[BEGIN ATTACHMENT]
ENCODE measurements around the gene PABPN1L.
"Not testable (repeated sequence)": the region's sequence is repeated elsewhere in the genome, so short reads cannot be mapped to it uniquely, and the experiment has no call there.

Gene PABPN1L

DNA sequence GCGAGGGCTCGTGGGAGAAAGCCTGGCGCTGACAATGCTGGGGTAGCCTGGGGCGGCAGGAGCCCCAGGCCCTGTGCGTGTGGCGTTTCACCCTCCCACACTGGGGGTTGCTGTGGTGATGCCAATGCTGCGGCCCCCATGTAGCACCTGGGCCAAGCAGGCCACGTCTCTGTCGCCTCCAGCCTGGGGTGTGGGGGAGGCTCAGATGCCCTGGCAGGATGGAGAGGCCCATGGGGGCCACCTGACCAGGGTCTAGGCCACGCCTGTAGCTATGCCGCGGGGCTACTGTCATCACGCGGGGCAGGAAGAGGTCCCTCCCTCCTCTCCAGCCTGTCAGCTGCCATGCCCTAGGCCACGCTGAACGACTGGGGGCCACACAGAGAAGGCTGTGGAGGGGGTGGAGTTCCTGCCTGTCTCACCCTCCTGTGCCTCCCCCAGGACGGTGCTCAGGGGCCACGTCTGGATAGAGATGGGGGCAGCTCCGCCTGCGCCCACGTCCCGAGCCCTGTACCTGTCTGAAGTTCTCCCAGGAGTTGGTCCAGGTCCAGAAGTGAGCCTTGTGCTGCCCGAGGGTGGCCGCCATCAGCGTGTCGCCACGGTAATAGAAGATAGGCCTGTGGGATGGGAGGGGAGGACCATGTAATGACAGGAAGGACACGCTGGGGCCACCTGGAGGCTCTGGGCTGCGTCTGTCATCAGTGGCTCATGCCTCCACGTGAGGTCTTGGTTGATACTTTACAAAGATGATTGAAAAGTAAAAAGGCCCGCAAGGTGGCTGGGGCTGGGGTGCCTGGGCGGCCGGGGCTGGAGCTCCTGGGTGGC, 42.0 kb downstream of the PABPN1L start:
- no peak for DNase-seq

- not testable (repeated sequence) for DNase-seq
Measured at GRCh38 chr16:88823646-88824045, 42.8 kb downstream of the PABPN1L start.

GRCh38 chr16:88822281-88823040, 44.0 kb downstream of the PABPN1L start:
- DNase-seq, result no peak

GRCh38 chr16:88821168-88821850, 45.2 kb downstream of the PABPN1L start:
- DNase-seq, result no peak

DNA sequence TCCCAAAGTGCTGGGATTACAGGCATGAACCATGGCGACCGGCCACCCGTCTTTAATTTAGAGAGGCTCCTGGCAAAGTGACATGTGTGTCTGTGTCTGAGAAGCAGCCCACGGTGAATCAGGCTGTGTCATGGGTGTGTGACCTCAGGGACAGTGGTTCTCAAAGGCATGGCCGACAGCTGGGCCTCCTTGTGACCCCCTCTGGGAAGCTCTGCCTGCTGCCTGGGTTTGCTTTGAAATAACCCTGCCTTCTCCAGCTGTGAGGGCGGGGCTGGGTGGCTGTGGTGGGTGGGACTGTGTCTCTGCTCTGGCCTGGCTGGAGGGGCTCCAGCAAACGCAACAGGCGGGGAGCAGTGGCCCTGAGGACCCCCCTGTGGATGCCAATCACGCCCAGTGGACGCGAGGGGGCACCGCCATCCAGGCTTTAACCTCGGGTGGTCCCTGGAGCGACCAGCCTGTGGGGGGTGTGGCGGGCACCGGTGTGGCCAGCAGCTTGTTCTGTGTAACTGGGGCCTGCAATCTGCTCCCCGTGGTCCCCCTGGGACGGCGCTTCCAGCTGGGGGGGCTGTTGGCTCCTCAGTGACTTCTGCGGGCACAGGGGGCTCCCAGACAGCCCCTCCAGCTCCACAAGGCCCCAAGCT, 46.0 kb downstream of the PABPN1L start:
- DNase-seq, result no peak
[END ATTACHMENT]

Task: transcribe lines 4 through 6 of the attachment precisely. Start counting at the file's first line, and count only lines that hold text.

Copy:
DNA sequence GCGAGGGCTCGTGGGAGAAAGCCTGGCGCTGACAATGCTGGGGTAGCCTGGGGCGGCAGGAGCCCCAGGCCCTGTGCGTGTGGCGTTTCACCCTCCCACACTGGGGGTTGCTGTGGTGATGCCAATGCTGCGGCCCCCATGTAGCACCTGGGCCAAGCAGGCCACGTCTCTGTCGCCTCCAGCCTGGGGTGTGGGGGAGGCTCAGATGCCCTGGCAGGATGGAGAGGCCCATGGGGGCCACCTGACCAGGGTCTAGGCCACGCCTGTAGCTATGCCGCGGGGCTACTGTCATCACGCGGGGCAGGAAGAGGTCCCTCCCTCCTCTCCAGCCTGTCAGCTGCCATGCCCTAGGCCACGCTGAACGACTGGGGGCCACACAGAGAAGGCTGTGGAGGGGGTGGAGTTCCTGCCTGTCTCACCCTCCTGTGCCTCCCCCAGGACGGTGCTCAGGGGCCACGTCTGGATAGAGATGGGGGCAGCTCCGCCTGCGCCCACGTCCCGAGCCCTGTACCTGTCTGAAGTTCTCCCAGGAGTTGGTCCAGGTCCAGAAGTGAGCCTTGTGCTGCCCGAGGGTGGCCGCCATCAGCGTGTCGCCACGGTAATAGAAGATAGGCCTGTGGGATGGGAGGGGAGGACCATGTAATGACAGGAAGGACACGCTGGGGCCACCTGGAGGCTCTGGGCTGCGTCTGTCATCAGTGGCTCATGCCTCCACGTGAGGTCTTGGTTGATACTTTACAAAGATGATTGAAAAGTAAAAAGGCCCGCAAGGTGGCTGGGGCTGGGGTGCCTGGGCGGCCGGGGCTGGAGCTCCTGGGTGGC, 42.0 kb downstream of the PABPN1L start:
- no peak for DNase-seq

- not testable (repeated sequence) for DNase-seq